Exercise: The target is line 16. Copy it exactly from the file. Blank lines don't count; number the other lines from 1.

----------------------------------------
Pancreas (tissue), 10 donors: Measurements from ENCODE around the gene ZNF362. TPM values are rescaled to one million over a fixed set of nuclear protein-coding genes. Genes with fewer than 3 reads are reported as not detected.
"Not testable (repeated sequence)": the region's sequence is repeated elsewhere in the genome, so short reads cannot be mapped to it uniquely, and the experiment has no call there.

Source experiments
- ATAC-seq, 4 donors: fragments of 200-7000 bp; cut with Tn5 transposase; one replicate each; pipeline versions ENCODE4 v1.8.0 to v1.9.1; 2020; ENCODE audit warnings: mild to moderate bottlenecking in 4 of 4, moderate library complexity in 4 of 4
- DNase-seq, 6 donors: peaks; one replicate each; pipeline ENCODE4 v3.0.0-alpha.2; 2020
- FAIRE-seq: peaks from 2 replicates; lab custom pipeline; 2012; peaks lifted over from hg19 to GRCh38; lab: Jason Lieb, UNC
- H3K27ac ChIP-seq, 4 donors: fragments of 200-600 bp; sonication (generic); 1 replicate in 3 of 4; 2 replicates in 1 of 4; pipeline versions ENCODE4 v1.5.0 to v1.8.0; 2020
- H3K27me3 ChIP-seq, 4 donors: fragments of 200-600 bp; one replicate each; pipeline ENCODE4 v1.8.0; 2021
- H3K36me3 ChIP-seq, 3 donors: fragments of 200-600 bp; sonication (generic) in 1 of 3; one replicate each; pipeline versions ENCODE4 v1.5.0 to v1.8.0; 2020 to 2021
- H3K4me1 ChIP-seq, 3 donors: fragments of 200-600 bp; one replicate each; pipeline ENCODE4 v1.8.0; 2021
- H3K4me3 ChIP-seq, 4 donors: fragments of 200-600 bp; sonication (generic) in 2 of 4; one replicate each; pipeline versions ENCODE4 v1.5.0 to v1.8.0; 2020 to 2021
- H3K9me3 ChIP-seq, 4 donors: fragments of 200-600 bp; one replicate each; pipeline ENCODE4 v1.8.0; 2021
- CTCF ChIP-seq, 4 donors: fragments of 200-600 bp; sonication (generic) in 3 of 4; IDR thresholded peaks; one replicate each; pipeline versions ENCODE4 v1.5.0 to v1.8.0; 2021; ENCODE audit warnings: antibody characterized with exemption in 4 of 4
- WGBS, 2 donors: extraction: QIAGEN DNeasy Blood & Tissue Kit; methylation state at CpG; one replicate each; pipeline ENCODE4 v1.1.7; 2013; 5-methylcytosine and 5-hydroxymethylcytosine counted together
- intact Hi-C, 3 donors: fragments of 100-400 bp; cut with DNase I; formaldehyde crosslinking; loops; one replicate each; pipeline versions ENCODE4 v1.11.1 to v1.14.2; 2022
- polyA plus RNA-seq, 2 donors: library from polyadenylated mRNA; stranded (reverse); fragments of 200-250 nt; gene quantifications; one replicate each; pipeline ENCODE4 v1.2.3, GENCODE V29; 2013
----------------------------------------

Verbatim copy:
- polyA plus RNA-seq, 2 donors: library from polyadenylated mRNA; stranded (reverse); fragments of 200-250 nt; gene quantifications; one replicate each; pipeline ENCODE4 v1.2.3, GENCODE V29; 2013